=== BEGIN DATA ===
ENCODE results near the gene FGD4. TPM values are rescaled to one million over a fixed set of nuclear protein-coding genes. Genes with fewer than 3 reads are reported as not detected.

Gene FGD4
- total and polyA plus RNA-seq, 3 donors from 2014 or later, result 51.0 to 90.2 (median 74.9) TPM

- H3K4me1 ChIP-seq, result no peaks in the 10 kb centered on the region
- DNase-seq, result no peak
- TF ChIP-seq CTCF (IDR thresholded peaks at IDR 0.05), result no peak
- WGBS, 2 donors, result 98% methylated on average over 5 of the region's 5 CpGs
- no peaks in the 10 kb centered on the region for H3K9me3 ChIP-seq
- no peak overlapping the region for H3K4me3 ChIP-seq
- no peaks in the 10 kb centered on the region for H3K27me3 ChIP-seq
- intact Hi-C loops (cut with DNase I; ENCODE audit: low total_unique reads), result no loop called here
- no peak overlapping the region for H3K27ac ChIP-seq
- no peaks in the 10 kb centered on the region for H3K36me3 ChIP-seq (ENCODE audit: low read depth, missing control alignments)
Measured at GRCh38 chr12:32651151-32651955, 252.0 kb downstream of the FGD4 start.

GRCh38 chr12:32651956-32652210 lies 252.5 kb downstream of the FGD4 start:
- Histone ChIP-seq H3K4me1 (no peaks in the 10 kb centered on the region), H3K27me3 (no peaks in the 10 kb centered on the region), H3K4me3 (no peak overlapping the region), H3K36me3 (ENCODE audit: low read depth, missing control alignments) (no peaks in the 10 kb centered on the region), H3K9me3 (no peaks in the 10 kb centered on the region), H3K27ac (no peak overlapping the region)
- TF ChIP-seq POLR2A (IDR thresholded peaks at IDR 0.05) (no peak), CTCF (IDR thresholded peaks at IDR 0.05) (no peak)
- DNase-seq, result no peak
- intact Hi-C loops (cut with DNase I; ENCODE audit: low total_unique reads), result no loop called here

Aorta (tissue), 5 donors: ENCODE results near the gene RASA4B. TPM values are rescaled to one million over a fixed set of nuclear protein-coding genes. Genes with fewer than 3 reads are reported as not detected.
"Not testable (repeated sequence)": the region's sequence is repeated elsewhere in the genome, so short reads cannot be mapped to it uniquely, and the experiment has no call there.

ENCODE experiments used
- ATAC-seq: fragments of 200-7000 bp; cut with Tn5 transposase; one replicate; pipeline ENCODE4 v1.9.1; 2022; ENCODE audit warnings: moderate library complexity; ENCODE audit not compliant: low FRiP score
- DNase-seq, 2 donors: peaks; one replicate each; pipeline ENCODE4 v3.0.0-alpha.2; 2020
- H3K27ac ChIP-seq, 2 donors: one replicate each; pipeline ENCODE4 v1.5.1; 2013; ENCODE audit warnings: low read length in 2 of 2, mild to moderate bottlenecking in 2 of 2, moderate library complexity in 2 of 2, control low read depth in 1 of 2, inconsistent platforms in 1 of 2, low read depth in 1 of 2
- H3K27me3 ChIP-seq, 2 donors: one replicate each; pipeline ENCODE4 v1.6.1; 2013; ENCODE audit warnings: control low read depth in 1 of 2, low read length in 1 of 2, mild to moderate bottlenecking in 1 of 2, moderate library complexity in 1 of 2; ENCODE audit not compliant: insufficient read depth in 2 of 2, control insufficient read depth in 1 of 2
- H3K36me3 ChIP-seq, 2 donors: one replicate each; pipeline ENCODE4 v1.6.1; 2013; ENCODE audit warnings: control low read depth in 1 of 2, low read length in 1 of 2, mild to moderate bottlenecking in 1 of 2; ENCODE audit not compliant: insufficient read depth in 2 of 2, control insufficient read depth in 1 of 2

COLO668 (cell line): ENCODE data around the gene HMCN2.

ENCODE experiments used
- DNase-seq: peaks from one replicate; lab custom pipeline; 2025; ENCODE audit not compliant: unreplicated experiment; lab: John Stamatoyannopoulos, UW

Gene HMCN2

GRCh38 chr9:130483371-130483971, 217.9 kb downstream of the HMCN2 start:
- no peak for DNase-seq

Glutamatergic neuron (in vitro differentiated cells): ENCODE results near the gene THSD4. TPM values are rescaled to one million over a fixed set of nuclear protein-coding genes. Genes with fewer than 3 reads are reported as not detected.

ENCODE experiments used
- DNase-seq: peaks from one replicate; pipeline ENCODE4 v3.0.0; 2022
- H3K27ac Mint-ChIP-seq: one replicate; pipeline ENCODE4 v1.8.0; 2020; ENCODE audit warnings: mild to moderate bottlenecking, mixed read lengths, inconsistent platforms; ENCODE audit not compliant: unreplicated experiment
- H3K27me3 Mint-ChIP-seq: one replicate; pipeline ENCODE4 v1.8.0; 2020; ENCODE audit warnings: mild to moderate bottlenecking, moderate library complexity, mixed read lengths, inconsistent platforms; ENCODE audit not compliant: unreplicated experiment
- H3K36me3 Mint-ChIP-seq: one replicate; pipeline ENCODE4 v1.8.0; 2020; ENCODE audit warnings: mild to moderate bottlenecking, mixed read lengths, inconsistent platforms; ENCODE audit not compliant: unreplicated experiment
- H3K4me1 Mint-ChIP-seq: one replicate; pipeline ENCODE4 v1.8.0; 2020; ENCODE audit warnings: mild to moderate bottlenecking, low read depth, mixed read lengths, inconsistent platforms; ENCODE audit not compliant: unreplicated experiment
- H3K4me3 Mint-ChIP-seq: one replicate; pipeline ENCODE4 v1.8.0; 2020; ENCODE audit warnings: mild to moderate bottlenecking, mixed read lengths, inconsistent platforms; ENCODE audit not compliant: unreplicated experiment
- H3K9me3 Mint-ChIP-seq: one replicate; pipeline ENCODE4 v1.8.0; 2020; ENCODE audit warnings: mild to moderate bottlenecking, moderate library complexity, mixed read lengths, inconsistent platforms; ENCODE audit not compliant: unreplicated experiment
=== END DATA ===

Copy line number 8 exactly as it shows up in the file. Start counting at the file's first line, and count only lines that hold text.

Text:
- no peaks in the 10 kb centered on the region for H3K9me3 ChIP-seq